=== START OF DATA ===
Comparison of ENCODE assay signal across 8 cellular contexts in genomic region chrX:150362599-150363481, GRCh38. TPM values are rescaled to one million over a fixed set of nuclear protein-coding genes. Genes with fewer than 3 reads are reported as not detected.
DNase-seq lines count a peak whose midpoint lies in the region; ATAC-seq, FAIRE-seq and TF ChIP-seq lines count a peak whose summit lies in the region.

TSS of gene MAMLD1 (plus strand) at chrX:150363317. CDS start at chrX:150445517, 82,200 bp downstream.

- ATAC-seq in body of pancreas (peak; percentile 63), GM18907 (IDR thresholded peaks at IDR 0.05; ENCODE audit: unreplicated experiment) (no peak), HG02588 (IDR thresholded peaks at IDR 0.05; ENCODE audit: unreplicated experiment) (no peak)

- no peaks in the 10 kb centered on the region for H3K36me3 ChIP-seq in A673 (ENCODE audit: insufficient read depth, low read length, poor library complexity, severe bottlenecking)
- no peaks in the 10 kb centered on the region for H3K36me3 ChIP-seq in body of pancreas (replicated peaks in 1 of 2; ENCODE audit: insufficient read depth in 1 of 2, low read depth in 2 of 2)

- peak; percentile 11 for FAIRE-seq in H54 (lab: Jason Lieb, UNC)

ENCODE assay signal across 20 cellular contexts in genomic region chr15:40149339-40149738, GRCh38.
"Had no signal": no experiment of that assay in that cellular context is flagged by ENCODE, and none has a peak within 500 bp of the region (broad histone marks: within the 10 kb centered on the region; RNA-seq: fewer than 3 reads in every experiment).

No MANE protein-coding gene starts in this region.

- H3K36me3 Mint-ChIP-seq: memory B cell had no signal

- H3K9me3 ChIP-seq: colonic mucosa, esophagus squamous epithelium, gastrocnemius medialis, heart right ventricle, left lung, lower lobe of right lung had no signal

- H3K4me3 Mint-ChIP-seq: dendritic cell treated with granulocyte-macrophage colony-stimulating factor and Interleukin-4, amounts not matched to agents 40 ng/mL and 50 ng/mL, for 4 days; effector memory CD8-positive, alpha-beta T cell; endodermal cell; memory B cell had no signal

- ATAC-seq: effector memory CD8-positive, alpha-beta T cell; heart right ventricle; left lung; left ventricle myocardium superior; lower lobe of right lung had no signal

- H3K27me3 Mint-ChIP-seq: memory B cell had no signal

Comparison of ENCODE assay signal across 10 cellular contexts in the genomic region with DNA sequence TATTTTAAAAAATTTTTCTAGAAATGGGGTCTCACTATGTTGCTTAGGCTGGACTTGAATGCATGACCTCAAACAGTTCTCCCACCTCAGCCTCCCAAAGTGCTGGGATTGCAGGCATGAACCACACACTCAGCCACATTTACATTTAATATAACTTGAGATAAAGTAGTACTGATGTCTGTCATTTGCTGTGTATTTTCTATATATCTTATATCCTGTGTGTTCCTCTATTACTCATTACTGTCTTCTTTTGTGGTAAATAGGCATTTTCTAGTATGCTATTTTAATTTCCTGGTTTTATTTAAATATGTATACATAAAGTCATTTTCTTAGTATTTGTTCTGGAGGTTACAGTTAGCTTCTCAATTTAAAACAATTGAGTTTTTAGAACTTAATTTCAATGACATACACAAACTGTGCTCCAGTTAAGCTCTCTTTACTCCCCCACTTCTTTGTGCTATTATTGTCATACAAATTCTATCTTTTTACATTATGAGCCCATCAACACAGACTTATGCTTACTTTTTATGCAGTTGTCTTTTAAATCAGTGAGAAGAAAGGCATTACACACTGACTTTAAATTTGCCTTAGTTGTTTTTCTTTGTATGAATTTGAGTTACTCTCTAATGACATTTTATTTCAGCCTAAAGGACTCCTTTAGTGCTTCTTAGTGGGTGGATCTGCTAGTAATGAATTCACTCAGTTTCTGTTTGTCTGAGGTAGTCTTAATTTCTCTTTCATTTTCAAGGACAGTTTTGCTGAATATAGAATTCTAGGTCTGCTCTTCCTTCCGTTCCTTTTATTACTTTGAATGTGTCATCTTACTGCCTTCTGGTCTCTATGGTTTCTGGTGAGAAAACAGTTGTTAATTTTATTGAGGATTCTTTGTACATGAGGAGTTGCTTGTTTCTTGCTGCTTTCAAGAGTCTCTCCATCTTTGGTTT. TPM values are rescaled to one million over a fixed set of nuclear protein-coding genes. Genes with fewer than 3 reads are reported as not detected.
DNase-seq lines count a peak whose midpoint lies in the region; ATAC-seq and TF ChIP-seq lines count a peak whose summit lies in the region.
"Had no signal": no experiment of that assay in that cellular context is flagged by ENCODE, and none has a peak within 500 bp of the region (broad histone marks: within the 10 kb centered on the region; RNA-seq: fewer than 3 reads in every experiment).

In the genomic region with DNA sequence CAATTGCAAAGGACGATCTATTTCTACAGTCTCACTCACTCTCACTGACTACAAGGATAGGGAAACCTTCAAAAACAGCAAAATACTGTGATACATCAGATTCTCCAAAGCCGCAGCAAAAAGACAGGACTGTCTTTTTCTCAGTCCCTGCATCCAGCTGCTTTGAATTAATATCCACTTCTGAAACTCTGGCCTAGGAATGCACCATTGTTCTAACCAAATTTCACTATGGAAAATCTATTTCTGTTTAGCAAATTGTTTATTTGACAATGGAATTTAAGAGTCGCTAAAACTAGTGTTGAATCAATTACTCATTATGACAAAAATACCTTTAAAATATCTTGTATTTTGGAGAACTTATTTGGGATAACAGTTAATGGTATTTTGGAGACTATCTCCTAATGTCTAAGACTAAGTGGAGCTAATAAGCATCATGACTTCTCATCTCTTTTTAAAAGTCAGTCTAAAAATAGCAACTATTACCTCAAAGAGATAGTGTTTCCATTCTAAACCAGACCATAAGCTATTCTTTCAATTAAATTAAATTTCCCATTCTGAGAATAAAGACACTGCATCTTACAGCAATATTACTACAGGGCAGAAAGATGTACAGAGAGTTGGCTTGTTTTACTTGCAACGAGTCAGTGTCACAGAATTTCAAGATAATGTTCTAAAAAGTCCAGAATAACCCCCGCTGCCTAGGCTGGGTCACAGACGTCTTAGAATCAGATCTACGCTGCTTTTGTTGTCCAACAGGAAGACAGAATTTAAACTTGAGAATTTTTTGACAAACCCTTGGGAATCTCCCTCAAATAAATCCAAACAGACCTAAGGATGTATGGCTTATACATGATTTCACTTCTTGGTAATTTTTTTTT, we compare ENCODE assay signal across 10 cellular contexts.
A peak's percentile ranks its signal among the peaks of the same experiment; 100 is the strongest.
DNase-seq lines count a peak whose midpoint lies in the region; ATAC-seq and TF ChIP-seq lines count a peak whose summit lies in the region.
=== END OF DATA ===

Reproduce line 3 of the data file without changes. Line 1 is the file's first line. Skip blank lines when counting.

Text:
TSS of gene MAMLD1 (plus strand) at chrX:150363317. CDS start at chrX:150445517, 82,200 bp downstream.